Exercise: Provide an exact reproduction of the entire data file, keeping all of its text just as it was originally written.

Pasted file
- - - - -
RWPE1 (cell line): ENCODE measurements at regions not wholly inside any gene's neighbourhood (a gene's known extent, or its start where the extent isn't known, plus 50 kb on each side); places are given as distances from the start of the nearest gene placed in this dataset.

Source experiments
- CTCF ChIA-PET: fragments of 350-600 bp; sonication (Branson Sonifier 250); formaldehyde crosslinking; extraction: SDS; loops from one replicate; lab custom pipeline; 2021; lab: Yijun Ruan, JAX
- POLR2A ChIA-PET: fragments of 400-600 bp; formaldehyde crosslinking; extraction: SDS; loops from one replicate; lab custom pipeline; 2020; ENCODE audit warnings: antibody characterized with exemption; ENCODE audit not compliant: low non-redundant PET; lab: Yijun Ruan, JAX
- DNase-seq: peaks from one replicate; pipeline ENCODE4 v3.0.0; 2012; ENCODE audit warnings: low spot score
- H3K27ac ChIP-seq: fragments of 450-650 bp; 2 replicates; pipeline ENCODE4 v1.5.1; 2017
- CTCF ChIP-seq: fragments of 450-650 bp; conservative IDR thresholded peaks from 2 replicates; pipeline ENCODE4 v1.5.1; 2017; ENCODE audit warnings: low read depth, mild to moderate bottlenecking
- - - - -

RWPE1 (cell line): ENCODE measurements at regions not wholly inside any gene's neighbourhood (a gene's known extent, or its start where the extent isn't known, plus 50 kb on each side); places are given as distances from the start of the nearest gene placed in this dataset.

Source experiments
- CTCF ChIA-PET: fragments of 350-600 bp; sonication (Branson Sonifier 250); formaldehyde crosslinking; extraction: SDS; loops from one replicate; lab custom pipeline; 2021; lab: Yijun Ruan, JAX
- POLR2A ChIA-PET: fragments of 400-600 bp; formaldehyde crosslinking; extraction: SDS; loops from one replicate; lab custom pipeline; 2020; ENCODE audit warnings: antibody characterized with exemption; ENCODE audit not compliant: low non-redundant PET; lab: Yijun Ruan, JAX
- DNase-seq: peaks from one replicate; pipeline ENCODE4 v3.0.0; 2012; ENCODE audit warnings: low spot score
- H3K27ac ChIP-seq: fragments of 450-650 bp; 2 replicates; pipeline ENCODE4 v1.5.1; 2017
- CTCF ChIP-seq: fragments of 450-650 bp; conservative IDR thresholded peaks from 2 replicates; pipeline ENCODE4 v1.5.1; 2017; ENCODE audit warnings: low read depth, mild to moderate bottlenecking